Organizations should ensure they address the following to reduce the risks of Citizen Development:

  • Training and Awareness: Require training programs to educate citizen developers about privacy and security best practices to ensure they take prudent steps to protect the privacy and security of LCNC applications.
  • Secure By Design: Security should never be an afterthought or retrofitted to existing applications. Ensure that citizen developed applications are secure by design. Involve security professionals to provide guidance and to design security into applications.
  • Access Controls and Permissions: Ensure that developers understand the sensitivity of the data they have access to and implement robust access controls and permissions commensurate with the data sensitivity. Regularly review and update permissions.
  • Integration with Identity and Access Management (IAM): Integrate LCNC platforms with organizational IAM systems to ensure that user identities are managed securely and consistently. For example, Single Sign On (SSO) with Active Directory.
  • Encryption: Encourage the use of encryption for sensitive data at rest and in transit.
  • Regular Auditing and Monitoring: Continuously monitor and audit citizen-developed applications for unusual activity or unauthorized access. Implement automated alerts for anomalous behavior.
  • Centralized Governance: Establish a governance framework to centralize control over citizen-developed applications including approval processes, version control, maintenance, and compliance checks.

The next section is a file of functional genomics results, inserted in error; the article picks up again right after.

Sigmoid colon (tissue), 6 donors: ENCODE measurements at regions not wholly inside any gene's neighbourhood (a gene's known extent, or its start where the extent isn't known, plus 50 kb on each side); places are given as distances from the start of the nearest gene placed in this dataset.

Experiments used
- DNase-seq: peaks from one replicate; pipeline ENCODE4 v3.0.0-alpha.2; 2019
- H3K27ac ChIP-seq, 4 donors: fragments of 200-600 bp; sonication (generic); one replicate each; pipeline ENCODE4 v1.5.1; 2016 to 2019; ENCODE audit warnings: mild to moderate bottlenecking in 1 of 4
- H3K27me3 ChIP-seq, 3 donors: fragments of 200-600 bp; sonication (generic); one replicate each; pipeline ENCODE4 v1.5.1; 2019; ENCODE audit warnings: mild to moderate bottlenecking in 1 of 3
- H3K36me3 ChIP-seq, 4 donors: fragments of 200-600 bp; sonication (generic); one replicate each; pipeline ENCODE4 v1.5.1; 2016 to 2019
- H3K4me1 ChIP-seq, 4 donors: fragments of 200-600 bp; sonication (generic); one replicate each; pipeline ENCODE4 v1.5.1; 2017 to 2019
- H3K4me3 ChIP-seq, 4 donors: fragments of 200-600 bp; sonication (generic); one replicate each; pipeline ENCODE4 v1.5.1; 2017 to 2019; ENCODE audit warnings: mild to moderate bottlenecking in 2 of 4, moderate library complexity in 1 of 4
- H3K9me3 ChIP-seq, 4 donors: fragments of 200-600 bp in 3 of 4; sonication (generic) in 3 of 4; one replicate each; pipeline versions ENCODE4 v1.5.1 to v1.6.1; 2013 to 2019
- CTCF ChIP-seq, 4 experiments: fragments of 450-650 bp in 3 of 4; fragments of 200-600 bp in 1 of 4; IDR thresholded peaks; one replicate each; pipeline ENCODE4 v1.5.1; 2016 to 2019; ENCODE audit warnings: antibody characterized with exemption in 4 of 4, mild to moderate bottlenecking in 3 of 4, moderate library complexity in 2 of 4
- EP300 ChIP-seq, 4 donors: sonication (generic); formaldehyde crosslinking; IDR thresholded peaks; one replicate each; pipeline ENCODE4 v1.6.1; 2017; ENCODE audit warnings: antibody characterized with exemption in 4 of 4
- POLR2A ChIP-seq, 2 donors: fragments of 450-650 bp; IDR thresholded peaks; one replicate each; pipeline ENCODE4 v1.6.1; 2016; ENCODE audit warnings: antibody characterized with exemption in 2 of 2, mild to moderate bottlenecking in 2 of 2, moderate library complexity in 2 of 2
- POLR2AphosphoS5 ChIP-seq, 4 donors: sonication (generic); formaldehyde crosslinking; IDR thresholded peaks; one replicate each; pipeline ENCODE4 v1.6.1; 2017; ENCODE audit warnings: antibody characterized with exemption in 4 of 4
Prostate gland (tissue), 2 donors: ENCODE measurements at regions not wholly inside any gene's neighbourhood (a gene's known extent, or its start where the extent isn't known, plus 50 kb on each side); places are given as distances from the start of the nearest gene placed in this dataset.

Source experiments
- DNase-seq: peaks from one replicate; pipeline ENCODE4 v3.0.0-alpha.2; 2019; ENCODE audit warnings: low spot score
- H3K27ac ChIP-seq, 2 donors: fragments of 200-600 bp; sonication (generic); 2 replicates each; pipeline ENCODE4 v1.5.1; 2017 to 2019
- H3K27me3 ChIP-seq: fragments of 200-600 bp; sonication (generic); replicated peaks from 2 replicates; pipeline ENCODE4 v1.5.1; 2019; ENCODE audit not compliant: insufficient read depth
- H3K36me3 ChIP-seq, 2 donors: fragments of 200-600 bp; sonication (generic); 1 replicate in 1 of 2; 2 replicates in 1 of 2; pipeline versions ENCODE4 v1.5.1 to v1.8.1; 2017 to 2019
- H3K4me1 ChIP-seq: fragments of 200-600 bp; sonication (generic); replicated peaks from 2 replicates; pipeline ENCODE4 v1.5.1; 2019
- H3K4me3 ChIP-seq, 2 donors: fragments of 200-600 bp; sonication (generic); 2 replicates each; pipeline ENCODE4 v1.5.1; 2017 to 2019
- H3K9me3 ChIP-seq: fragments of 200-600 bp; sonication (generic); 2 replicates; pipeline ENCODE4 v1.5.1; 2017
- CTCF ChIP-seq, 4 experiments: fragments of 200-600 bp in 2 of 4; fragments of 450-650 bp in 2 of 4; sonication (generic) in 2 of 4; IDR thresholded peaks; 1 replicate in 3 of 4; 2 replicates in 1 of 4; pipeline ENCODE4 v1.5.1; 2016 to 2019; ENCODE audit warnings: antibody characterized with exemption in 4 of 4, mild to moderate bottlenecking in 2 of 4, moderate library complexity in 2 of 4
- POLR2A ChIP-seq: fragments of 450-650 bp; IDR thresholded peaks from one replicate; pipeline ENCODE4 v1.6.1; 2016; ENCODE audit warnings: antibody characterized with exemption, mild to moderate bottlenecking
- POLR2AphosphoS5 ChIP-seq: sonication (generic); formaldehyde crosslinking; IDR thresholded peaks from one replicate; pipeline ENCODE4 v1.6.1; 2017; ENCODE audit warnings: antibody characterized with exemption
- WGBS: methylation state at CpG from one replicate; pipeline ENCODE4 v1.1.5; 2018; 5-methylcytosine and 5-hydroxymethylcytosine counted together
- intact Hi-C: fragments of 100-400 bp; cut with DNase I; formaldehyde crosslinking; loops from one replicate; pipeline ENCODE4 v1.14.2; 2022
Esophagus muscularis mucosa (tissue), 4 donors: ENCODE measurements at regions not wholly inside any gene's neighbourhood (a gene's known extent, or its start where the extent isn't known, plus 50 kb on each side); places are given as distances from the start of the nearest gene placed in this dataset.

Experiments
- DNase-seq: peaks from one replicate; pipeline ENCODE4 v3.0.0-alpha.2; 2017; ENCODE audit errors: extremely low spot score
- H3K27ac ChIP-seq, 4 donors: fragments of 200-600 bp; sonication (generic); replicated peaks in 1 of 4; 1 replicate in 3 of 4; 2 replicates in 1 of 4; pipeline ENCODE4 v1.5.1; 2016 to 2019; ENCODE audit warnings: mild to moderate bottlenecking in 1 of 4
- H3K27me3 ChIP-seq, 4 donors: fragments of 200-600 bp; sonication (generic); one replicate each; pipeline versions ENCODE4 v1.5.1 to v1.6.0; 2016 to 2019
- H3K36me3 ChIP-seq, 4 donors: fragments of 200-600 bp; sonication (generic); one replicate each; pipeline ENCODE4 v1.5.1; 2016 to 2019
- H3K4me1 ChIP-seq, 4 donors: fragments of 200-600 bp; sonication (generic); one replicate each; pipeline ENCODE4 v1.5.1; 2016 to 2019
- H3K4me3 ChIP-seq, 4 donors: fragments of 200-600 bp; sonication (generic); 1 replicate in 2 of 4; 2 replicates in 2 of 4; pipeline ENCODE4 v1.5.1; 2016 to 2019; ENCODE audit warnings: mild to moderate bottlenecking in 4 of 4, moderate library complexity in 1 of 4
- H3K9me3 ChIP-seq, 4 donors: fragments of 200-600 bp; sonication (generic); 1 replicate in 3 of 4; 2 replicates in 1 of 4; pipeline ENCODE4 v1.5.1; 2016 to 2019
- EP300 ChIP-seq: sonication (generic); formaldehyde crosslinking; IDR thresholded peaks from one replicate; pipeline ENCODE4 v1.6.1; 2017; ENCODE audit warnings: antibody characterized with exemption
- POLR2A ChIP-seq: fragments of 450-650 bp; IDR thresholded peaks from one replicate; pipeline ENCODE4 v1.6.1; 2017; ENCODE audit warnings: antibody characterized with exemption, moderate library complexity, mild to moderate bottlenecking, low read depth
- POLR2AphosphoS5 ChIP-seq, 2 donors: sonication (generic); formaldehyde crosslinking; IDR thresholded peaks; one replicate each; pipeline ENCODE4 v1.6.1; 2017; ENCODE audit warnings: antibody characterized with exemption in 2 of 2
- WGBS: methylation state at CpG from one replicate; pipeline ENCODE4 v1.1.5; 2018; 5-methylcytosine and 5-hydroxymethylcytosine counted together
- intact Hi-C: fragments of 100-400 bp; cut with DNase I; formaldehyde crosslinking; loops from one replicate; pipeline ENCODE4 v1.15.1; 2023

• Vendor Assessment: Assess vendor security and compliance measures to ensure they meet organizational standards and compliance requirements. For example, review their SLA/SLO’s, ask for an independent SOC 2 Type 2 audit, and request a Software Bill of Materials (SBOM).
  • Data Lifecycle Management: Define clear data retention policies for citizen-developed applications.
  • Penetration Testing: Conduct regular penetration testing to identify and correct vulnerabilities.
  • Leverage existing resources: The Project Management Institute (PMI) has excellent vendor-agnostic educational resources and tools for Citizen Development. I recently completed the PMI Citizen DeveloperTM Practitioner course and recommend it for those looking to engage in Citizen Development. You can learn more here.

The advent of LCNC platforms has revolutionized the way software is developed and it offers immense potential for organizations seeking speed, agility and efficiency.

However, the convenience and accessibility of citizen development brings inherent privacy and security risks that must be addressed proactively, and organizations should strive to strike a balance between fostering Citizen Development and safeguarding sensitive data.

A well-executed citizen development strategy can empower employees, drive innovation, and significantly contribute to the overall success of digital transformation initiatives. By investing in training, robust security, trustworthy platforms and a good governance framework, organizations can leverage the power of Citizen Development while minimizing the associated risks.